Port of Port Angeles officials cut projected deficit

PORT ANGELES — Port officials have reduced a projected deficit in a preliminary budget that remains in the red because of a $1 million dredging project at the Port Angeles cargo terminal.

Port of Port Angeles commissioners reviewed Tuesday a second draft of the 2020 budget that shows $9.4 million in operating expenses and $8.8 million in operating revenue for a projected deficit of $545,899.

“Right now, after we deduct the $1 million dredging, we’re at a net operating surplus of about $450,000,” port Director of Finance and Administration Melinda Smithson told the three commissioners Tuesday.

An initial draft of the preliminary budget that commissioners reviewed Oct. 8 showed a $773,951 operating deficit.

“The second draft of the 2020 operating budget includes an increase in the operating surplus of $228,052, with the operating surplus ending at (minus) $545,899,” Smithson said in a Tuesday memo.

“After deducting the $1 million in dredging costs, the operating surplus before depreciation is $454,101. Although the dredging costs are not capital, the funds to pay for the cost will be taken from capital reserves.”

The preliminary draft budget is available on the Port of Port Angeles website, www.portofpa.com.

Click on “Agendas” and download the Oct. 15 port commission meeting packet.


Port commissioners will receive a proposed budget on Tuesday and conduct a public hearing on the 2020 spending plan Nov. 5.

A final budget will be adopted Nov. 13.

The $1 million dredging project will deepen the berth at Terminal 3, where cargo vessels are loaded to transport logs overseas, to 45 feet below sea level.

The area was last dredged in 1976.

Sediment has slowly built up in recent decades, causing concern for some large vessel captains, port officials said.

Port Director of Engineering Chris Hartman said the $1 million estimate is a solid number.

“It’s a pretty straightforward project,” Hartman told port commissioners Tuesday.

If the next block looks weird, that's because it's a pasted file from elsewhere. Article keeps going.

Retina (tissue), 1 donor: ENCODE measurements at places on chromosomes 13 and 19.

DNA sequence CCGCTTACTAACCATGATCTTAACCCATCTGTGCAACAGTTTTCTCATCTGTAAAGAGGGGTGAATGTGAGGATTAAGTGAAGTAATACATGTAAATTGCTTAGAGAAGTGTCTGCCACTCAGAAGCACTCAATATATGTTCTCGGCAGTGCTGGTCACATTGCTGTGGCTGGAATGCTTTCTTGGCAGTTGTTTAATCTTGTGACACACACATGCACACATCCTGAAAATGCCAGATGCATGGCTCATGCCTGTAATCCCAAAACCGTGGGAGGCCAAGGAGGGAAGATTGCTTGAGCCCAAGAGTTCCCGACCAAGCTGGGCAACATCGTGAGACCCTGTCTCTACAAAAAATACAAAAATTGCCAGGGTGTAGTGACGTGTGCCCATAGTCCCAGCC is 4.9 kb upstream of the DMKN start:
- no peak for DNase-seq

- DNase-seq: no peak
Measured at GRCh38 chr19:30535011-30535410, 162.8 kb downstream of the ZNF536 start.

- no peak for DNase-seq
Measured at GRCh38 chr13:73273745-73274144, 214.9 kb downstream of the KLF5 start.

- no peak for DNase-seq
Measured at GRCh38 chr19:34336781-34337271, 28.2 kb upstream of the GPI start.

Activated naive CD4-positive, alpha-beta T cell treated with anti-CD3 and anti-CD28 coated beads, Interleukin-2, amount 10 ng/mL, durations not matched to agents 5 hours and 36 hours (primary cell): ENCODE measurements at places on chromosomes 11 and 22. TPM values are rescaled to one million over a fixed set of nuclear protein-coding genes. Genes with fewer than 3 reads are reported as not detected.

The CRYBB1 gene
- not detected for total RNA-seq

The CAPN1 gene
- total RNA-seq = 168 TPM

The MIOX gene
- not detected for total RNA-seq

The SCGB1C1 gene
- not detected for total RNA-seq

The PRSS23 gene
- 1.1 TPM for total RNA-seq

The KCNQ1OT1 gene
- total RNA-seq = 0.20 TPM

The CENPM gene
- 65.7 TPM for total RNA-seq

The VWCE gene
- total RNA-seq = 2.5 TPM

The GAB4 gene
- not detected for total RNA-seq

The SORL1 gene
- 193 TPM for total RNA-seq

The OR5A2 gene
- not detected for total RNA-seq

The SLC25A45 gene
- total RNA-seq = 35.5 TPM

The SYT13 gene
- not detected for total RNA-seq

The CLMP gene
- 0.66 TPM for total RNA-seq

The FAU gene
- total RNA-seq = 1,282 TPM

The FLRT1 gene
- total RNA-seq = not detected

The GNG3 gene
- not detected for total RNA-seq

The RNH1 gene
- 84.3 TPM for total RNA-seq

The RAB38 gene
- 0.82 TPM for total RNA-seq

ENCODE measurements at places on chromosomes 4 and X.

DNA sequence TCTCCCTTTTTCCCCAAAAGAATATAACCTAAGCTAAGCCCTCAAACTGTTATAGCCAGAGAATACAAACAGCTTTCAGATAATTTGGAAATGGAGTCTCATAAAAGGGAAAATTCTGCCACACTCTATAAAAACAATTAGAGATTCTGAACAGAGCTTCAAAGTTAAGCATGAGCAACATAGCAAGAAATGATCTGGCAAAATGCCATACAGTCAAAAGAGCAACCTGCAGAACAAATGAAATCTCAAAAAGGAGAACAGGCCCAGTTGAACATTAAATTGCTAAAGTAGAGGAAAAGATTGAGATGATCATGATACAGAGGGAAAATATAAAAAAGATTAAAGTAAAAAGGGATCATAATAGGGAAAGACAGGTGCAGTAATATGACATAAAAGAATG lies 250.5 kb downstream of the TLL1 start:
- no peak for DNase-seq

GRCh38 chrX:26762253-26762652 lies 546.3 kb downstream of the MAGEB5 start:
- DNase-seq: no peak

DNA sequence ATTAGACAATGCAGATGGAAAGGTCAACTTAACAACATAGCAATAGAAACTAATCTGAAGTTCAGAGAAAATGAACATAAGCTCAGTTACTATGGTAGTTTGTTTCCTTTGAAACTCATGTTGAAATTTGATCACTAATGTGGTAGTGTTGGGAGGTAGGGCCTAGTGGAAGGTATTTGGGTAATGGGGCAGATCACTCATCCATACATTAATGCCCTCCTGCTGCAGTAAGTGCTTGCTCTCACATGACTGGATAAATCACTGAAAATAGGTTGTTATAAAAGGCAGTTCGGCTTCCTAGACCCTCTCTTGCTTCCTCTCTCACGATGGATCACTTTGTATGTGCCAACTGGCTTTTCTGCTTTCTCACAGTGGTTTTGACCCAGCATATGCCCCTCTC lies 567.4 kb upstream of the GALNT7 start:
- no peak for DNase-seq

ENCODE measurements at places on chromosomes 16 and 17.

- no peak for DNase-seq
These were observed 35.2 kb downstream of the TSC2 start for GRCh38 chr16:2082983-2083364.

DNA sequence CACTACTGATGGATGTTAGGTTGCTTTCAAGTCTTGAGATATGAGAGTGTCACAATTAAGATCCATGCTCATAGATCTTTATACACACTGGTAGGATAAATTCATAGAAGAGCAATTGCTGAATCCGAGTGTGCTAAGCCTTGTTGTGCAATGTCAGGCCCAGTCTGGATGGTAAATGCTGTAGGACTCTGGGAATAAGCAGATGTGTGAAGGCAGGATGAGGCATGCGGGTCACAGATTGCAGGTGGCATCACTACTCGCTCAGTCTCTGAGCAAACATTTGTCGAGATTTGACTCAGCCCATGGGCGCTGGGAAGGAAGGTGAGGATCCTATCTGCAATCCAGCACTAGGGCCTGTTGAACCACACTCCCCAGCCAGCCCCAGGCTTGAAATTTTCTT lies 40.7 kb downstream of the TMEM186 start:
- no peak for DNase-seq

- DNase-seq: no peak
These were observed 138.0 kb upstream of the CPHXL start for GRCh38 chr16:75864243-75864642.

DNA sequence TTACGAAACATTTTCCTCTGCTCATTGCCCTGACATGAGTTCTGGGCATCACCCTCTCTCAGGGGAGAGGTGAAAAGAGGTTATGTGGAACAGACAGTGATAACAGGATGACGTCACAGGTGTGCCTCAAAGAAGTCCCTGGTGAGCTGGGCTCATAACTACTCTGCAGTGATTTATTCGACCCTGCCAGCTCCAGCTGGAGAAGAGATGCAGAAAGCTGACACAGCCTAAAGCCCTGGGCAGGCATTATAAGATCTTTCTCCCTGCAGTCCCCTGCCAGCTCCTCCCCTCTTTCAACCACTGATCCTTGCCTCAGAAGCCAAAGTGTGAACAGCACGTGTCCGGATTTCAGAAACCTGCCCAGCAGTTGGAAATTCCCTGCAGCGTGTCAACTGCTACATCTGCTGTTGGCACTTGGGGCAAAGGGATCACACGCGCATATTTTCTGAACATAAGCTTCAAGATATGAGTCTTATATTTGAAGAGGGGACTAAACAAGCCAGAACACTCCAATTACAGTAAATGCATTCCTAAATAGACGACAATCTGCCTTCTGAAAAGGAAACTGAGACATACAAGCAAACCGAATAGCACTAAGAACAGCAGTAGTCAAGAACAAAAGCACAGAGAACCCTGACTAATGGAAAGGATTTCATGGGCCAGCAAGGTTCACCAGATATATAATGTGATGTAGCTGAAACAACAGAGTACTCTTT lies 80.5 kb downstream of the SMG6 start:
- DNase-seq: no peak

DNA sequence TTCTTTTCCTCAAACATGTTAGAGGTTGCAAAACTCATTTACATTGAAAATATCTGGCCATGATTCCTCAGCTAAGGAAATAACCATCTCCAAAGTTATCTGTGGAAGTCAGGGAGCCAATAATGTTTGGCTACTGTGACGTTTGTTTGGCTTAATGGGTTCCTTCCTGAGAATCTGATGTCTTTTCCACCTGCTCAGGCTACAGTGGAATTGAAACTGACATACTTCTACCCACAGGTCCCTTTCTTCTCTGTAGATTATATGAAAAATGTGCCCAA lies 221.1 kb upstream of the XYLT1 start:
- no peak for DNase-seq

“The design is there. Permitting is there. So there’s not a lot of unknowns with the project.”

In a later interview, Hartman said the dredging would allow cargo ships to use terminal for the next 30 to 40 years.

“There’s a really slow sedimentation rate within the harbor, which is very fortunate for us,” Hartman said.

Port officials project to end this year with a $379,845 operating surplus, according to a budget spreadsheet.

“In other words, we’re within a hundred grand from year to year by taking the dredging out,” port Commissioner Steve Burke said.

The proposed budget provides a 2.5 percent Consumer Price Index wage increase for port employees.

Commissioners Connie Beauvais, Colleen McAleer and Burke reached a consensus Tuesday on the $86,500 expenditure for the raises.

Burke and McAleer directed staff to include in the proposed budget the 1 percent property tax levy increase as allowed by state law.

Beauvais said she favored raising the levy to an amount equal to the cost of new construction rather than taking the full 1 percent.

“I’m still ‘yes’ on new construction and ‘no’ on 1 percent,” Beauvais said.

Burke said the port had done its best to reduce costs and was “still at a negative.”

“I think from a financial prudence standpoint, I don’t see how you not take 1 percent when you’re running at a deficit,” Burke said.


Reporter Rob Ollikainen can be reached at 360-452-2345, ext. 56450, or at rollikainen@peninsula dailynews.com.

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